European Parliament deals major blow to Commission plans for a Link Tax, as Copyright Rapporteur recommends MEPs reject the idea
Closely-watched report recommends that plans for a Link Tax (Article 11) be removed from draft legislation, but doesn’t go far enough to address concerns about content censorship
March 8, 2017 – A closely-watched report from EU copyright rapporteur Therese Comodini Cachia MEP recommends that controversial European Commission proposals for a “Link Tax” (Article 11) be removed from draft legislation updating Europe’s copyright rules. The draft report — leaked today by Politico— also recommends amendments to the Commission’s plans for mandatory content filtering (Article 13), but leaves the door open to an implementation of the article that could lead to content censorship.
Opponents of the Link Tax have warned that it would drastically restrict citizens’ ability to access and share information freely online, and in her draft opinion, Comodini Cachia agreed. She stated that proposals for a “press publishers’ right” (aka the Link Tax) should be removed from the legislation because “wide access to these news and opinions is important for public debate in a democratic society.”
“On the whole, this is a move in the right direction, and shows that the European Parliament is listening to citizens’ concerns on the link tax,” said Ruth Coustick-Deal, digital rights specialist with OpenMedia. “Internet users will be heartened to see MEPs stand up for their rights, especially given how the Commission ignored citizen feedback in developing its plan.”
Coustick-Deal continued: “People want to be able to find the information they need online — nobody wants for links to be missing or for content to be blocked. While today’s report is a big step forward on the link tax, it doesn’t go far enough to address concerns around content censorship. It will now be up to MEPs to reject both the link tax and content filtering provisions entirely, and usher in safeguards for user-generated content that benefit every EU citizen.”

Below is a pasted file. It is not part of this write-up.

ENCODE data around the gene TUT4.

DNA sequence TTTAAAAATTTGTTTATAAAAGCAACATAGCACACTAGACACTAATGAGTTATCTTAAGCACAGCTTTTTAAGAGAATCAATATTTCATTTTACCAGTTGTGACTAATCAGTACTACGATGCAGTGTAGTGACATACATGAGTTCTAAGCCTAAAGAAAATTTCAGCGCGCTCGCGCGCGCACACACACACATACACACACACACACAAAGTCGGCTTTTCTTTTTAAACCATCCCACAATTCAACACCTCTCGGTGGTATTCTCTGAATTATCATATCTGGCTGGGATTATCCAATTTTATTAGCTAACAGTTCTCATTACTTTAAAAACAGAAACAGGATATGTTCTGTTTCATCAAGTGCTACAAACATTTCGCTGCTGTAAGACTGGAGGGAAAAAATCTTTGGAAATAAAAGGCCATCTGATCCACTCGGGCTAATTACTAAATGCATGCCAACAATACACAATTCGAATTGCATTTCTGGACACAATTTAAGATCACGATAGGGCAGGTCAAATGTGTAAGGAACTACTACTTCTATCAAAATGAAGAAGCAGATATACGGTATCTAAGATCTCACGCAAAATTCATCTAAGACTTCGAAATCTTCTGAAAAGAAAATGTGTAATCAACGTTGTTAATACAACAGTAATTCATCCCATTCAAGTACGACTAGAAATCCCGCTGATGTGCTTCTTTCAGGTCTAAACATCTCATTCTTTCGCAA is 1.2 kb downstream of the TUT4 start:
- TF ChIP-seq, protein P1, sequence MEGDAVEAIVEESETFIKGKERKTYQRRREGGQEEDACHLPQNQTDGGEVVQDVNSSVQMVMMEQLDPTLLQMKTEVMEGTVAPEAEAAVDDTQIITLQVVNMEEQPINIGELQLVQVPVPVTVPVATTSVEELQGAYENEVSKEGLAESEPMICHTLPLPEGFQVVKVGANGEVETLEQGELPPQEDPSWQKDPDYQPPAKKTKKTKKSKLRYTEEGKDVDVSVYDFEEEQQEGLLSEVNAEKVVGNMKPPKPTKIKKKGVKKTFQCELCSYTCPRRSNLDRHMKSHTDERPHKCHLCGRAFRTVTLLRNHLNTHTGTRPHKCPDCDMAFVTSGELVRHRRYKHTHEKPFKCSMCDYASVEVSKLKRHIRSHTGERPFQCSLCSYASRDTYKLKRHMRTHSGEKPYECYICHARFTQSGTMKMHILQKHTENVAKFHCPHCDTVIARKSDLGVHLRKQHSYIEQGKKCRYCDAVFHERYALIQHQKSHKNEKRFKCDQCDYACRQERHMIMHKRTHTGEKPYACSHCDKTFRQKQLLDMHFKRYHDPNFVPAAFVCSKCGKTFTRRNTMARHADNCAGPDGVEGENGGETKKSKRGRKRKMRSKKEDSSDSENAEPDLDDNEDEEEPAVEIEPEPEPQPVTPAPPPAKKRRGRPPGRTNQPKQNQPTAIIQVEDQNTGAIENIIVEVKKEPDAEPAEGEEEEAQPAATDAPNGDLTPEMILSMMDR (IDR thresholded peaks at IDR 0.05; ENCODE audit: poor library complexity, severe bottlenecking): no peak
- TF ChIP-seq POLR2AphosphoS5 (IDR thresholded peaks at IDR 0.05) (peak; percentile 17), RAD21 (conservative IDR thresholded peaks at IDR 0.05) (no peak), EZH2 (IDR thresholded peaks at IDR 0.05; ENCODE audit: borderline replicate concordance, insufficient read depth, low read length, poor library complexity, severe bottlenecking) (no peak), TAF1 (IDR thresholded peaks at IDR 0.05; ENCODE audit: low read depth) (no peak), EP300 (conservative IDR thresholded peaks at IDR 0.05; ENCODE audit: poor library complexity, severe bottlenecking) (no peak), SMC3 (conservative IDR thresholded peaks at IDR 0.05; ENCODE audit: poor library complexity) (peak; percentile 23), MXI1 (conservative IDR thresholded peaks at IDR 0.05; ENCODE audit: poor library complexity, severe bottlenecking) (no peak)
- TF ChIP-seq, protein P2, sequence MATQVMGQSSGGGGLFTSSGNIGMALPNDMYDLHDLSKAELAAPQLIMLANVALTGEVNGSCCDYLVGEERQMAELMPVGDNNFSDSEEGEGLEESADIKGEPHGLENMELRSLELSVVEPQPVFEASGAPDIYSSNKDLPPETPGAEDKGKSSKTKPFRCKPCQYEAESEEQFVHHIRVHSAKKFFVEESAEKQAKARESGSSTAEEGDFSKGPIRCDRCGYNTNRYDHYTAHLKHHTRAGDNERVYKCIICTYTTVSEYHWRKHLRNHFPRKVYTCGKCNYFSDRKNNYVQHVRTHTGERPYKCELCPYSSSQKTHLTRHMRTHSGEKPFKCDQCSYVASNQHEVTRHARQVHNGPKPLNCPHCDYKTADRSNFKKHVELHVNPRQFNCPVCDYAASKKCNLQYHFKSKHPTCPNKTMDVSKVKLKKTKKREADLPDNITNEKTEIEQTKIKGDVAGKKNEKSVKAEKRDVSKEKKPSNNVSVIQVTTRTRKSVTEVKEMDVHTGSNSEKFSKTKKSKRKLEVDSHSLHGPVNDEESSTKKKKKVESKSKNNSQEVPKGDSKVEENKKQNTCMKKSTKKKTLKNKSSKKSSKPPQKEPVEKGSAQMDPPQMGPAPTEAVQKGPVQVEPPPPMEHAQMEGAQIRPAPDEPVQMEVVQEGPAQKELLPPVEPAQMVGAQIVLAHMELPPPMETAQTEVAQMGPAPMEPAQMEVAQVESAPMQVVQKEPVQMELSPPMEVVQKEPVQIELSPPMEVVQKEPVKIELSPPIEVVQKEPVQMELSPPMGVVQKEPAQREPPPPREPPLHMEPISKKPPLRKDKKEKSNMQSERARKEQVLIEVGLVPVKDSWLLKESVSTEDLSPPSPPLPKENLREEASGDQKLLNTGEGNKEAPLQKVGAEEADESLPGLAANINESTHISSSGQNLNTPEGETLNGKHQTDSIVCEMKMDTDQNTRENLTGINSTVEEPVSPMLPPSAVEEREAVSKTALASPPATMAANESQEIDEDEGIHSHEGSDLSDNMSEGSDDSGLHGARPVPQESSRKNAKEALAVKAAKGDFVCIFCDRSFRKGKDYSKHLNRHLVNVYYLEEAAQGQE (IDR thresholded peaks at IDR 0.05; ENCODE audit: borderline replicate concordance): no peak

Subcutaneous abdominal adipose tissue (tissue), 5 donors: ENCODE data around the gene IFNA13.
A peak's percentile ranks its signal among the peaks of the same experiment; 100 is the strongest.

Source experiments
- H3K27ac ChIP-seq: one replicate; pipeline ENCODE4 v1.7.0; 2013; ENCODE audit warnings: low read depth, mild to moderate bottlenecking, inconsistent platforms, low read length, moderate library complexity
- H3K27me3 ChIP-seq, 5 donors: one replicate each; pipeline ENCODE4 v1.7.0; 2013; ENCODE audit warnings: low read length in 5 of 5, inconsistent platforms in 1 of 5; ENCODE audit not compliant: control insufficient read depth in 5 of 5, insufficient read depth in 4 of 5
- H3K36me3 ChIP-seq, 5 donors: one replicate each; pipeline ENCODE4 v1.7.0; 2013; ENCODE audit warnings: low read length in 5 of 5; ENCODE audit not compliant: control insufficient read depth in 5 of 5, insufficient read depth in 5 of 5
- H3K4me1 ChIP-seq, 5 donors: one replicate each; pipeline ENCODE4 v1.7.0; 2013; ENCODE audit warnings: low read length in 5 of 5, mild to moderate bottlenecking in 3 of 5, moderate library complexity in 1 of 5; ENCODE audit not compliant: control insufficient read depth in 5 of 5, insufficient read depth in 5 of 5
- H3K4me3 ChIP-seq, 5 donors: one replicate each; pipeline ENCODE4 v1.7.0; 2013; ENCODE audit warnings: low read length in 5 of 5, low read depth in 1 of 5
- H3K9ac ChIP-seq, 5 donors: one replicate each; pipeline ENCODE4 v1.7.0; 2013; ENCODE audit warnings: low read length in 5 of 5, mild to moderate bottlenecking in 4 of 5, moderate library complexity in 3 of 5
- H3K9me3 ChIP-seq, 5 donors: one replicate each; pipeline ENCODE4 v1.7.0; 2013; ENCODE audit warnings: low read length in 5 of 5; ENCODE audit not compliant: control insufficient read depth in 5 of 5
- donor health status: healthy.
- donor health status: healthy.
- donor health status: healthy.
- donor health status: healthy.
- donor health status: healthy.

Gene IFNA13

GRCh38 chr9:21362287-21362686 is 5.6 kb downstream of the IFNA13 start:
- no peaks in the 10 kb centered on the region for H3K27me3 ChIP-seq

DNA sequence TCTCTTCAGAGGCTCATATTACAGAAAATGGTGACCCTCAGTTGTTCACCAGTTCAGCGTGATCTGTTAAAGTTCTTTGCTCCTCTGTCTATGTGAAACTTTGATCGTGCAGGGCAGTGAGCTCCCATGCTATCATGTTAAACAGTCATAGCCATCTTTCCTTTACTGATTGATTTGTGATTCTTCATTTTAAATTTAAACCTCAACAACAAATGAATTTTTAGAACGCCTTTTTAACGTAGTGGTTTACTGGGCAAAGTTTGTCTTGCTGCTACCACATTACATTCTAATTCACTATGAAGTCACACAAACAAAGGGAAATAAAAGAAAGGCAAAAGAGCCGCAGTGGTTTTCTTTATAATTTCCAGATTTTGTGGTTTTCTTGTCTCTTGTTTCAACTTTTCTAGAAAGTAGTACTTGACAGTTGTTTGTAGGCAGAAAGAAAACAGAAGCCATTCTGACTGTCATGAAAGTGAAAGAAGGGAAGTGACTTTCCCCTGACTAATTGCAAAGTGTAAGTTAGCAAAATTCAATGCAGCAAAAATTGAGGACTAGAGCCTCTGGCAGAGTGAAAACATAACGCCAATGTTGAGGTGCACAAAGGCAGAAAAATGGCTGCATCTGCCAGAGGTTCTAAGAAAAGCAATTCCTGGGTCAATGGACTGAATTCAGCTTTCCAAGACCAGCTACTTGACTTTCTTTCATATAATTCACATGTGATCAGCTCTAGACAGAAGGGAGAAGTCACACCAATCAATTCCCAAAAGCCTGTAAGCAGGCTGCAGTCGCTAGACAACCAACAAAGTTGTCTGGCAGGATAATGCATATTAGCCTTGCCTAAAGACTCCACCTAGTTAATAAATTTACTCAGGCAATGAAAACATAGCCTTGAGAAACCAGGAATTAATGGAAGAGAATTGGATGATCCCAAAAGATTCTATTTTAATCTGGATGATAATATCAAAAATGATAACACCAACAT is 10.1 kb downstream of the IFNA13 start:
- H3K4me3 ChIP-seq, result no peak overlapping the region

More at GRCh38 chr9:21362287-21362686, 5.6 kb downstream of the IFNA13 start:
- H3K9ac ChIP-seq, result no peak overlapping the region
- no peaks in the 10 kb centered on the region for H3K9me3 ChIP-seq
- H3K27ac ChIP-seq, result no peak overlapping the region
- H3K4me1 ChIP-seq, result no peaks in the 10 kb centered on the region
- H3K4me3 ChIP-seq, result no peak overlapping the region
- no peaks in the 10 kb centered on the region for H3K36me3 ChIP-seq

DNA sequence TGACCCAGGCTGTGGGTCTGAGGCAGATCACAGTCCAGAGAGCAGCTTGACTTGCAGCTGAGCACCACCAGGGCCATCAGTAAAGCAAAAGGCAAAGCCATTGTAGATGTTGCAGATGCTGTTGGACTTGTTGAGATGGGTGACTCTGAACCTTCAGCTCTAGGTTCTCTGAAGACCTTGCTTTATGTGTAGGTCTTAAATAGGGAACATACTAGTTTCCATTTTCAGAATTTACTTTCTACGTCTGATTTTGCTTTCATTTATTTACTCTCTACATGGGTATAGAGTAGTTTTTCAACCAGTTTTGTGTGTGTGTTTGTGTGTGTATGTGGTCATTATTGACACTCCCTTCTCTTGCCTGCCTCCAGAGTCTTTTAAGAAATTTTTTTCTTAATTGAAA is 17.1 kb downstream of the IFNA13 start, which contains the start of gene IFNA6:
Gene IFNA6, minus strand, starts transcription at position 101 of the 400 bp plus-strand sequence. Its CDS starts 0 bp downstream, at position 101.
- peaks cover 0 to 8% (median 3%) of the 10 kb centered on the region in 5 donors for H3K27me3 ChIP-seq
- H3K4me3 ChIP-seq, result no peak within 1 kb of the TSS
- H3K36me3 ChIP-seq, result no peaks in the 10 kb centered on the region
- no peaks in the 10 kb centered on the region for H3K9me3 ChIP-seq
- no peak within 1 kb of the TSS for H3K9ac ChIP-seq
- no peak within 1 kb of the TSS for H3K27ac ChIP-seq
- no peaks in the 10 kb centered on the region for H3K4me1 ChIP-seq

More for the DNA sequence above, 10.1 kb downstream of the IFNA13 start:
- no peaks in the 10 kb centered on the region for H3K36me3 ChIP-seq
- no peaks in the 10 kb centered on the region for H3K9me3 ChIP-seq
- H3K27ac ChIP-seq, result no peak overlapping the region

Key points from today’s leaked report from Copyright Rapporteur Therese Comodini Cachia include:
In recommending the deletion of proposed Link Tax powers in Article 11, Cachia noted that “it is these linking or referencing systems (such as hyperlinks) that facilitate the finding by users of news online portals.” — a message thousands of Internet users sent to their representatives over recent months.
Cachia also noted that “it is also important to consider that plurality of news and opinions and wide access to these news and opinions is important for public debate in a democratic society. Similarly, non-commercial sharing of such news or opinions is also important in modern democratic societies.”
Rather than a mandatory provision for content filtering Cachia acknowledges that while “implementation of agreements concluded between service providers and rightholders may be carried out through technological measures which however must be respectful of the copyright acquis in its entirety thereby not only respectful of the rights in copyright but also of the exceptions and limitations to copyright,” the liability of enforcing those rights rests with rightsholders themselves, and not with the platforms through which they are being accessed.
Today’s leaked report follows recommendations from the European Parliament’s internal market committee, that Article 11 (Link Tax) be scrapped. That committee also warned that Article 13 (content censorship) harmed the interests of Internet users. It also follows a recent independent study by the Centre for Intellectual Property and Information Law revealing that content filtering proposals face serious legal problems. Other academic research has reached similar conclusions.
The European Commission’s original plans for a Link Tax would have provided publishing giants with sweeping new powers to charge fees when snippets of text accompany hyperlinks. The plans — backed by then-Digital Commissioner Gunther Oettinger — sparked controversy and widespread media coverage when they were first unveiled last September, but recent media reports in Politico suggest the proposals have “hit the rocks” with MEPs.
Prior to being proposed at the EU level, the Link Tax was attempted in Spain with poor results for publishers. Two key Spanish Internet users’ associations recently presented a complaint to the Commission based on how the Spanish law damages competition and serves as a form of illegal state aid.
OpenMedia has helped rally over 128,000 people as part of the Save The Link campaign. Citizens across the EU can send a message to their MEP about the Commission’s link tax and content censorship proposals at act1.openmedia.org/SaveTheLink